The notion was absurd really. Couldn’t expect anyone to just pick up and walk away from his life, least of all a successful man like Logan. He seemed to be burdened with deep melancholy, but that didn’t mean he was ready to walk off with some half crazy woman one lovely morning in Paris. I was being silly. Best to get on with it. I had to face my fears and learn to deal with solitude. I had rarely ever been alone. It would be easy to join up with a group. But I couldn’t do that. I had to face this journey on my own.
In the hospital I had come face to face with my own death. I had thought that I understood death. My understanding had been that of a grieving and bereft wife and mother. Faced with the horror of nothingness I had been terrified by death’s imminence, and, even if given a temporary reprieve, its eventual inescapability. I was secretly ashamed of my own terror and lack of courage. I was going to walk this path, see where it led and face whatever was to come.
I had spent too much of my life doing what was expected of me. I had been a good girl, got good grades in college, maybe played the field a little too widely, or maybe not. It was art school after all, and I dressed in black, smoked weed, and played the role of the disaffected artist. Later I had played well the roles of wife and mother. Were those just roles? I had been a good wife and mother, an attractive young matron who kept her figure, played tennis, took yoga. I had flirted a little at the club, but didn’t let things get out of hand…until. Best not to dwell on the past. Best to think about the future. Spain. The Camino.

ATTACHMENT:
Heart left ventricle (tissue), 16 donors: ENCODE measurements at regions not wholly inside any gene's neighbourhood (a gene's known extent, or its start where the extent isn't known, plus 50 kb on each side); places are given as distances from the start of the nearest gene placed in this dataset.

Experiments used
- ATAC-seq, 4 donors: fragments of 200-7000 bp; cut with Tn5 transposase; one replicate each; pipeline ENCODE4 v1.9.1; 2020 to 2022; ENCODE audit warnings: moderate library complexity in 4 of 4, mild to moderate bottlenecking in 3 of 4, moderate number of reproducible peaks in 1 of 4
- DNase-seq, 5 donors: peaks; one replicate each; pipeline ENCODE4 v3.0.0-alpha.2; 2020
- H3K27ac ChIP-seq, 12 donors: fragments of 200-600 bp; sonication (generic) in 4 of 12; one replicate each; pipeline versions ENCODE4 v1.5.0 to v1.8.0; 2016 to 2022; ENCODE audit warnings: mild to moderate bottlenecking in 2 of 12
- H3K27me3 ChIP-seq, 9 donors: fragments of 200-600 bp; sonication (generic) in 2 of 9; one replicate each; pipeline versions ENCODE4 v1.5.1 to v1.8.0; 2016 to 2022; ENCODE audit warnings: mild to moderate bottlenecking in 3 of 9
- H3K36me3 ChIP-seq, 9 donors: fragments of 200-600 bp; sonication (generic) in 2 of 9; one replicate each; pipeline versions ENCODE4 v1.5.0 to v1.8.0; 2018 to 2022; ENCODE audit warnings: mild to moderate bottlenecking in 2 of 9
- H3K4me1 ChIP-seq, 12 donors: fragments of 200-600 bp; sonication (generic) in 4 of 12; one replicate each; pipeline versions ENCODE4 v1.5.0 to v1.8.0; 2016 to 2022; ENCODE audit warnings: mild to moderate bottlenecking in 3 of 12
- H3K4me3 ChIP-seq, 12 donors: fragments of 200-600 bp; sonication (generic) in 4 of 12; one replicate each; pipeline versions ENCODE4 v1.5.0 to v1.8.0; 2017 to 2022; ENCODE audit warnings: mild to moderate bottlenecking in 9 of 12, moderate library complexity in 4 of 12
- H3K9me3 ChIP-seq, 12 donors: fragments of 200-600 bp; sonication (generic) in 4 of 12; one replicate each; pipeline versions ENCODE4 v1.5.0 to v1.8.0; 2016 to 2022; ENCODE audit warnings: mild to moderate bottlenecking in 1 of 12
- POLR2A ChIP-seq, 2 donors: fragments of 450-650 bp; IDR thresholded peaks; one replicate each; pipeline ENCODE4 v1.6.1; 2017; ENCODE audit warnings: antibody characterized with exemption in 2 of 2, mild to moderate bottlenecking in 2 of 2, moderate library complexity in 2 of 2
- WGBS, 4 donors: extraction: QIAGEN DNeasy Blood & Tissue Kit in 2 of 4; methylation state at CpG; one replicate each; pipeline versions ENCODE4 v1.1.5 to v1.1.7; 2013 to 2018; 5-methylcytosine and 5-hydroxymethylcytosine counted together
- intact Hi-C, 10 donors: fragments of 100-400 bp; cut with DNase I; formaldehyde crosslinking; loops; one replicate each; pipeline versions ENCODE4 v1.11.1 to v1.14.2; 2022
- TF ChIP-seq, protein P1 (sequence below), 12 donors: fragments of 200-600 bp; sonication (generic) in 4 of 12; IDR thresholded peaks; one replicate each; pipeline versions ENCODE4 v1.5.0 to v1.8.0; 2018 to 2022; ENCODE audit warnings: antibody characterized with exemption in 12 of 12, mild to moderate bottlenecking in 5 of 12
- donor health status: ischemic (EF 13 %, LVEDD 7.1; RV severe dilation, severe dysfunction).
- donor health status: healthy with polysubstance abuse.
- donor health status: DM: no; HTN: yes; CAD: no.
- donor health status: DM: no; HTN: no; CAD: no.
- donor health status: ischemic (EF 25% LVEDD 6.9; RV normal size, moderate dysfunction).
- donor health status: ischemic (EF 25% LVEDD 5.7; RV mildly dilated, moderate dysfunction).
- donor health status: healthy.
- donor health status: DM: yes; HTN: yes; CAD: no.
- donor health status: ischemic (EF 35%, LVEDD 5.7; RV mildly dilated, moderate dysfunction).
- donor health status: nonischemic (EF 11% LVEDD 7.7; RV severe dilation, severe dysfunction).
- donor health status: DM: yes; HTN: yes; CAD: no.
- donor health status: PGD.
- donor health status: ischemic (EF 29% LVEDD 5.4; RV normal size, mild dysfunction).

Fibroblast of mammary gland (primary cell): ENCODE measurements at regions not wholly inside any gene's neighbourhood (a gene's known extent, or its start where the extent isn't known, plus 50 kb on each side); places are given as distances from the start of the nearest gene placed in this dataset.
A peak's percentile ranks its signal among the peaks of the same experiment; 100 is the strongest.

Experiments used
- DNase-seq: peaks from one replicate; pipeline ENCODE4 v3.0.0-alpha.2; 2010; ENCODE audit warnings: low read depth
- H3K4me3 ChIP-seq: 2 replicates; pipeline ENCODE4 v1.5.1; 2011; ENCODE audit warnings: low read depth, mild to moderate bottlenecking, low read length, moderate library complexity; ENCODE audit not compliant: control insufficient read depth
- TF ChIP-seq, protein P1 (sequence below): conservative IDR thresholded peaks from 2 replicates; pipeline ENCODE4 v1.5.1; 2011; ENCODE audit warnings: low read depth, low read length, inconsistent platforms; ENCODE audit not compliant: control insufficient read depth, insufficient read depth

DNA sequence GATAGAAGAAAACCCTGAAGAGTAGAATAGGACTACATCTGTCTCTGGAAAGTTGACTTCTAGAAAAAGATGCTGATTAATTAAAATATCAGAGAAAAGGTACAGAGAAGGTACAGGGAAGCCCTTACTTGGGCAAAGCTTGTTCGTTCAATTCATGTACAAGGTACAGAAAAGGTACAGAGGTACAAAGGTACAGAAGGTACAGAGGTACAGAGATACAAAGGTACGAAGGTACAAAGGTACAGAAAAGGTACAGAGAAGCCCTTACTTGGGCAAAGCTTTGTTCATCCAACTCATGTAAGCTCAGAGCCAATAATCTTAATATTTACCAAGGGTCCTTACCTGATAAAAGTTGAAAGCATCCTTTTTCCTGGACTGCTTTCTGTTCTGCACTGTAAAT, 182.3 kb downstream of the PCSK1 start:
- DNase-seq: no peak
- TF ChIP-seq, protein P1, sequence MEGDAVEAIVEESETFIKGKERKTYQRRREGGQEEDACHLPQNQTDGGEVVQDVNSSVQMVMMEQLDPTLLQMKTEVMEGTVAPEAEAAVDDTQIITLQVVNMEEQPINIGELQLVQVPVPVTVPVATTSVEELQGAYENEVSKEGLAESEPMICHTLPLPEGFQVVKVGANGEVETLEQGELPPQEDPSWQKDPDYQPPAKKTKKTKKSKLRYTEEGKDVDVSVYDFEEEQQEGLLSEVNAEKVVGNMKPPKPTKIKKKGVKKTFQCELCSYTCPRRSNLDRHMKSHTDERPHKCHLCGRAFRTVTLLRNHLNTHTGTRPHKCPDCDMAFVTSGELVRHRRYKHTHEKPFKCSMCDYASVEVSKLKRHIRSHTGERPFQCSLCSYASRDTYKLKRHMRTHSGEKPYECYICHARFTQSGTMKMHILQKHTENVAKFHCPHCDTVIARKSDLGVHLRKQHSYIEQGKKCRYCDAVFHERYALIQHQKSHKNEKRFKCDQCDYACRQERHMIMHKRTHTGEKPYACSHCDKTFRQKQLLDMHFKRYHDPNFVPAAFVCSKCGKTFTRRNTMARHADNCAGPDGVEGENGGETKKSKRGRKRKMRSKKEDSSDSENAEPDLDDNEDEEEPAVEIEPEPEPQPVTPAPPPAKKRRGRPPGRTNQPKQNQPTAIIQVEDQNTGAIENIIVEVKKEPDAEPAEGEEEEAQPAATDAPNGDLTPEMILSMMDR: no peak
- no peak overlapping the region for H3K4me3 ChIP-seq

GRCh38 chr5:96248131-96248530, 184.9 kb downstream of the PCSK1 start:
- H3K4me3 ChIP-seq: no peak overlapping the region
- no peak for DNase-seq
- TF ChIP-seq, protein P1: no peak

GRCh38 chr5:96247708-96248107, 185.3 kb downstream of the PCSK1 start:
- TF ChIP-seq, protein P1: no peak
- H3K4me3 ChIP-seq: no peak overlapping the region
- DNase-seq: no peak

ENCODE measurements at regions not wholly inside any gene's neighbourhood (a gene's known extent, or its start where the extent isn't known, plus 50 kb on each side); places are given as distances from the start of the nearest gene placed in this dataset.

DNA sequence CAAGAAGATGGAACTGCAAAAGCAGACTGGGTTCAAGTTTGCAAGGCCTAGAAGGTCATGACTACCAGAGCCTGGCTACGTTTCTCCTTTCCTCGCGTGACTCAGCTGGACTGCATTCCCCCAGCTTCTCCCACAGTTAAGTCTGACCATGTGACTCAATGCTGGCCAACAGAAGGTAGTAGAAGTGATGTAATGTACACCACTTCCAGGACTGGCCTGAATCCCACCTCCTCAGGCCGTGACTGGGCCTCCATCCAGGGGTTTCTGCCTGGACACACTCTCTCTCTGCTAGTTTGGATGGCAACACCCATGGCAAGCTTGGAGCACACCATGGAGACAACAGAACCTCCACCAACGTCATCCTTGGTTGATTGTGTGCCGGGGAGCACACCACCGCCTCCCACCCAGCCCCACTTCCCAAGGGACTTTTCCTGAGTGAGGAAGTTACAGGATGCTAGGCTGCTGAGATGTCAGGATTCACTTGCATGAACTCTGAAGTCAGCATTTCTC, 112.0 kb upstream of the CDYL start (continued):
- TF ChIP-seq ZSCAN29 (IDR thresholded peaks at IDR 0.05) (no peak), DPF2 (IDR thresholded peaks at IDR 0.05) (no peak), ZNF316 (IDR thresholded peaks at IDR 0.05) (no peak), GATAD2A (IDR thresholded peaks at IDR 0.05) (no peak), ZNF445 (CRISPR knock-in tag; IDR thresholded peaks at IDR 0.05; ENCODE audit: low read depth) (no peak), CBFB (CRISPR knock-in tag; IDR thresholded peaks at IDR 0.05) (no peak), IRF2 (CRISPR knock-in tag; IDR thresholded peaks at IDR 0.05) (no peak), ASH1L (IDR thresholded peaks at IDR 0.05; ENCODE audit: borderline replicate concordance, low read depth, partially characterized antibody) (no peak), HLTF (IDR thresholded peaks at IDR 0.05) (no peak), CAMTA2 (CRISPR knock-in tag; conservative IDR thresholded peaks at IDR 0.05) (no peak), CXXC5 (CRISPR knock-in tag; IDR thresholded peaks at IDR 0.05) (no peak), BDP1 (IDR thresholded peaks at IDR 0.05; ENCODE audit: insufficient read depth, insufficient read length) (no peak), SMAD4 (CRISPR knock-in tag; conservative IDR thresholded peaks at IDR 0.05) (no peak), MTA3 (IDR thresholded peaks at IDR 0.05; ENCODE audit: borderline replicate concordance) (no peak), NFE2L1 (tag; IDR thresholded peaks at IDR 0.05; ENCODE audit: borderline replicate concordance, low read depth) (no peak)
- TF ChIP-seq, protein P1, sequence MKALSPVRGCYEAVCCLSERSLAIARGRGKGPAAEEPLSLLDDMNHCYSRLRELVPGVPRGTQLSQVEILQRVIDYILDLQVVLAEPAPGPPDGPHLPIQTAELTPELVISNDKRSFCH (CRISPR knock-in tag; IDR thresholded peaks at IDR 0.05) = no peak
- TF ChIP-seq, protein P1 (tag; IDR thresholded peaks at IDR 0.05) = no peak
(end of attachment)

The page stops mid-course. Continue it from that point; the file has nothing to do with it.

I walked for an hour or so, glancing at my map occasionally but lost in thought and paying little attention to my surroundings. I had crossed the ring road that surrounds Paris and was now in a shabby neighborhood of concrete high rise buildings as gray and cheerless as the lowering sky had become, overflowing trash bins smelling of rotten fruit, littered streets, graffiti covered walls, groups of young men idling on corners. I stubbed my toe on a curb and when I looked up noticed two of the young men staring at me. They were dark skinned and unshaven and wore hooded sweatshirts.
I walked faster. Then realized I had no idea where I was going. Confused, I stopped and checked my map. I was lost. Where were the scallop shell markers, where my previous bravado?
One of the men said something to the other and they left their spot near a lamppost and started walking towards me. A frission of fear ran through me. This was silly. They were just two men. This was Paris, nothing could happen here. Then I remembered reading that crime that was endemic in certain parts of Paris, and about the riots and violence by Algerians. Or was it Moroccans? Why were they coming towards me? For a moment I was tempted to run. That would be useless. I could barely walk fast. They could easily catch me. I certainly wasn’t going to scuttle away or cower in fear.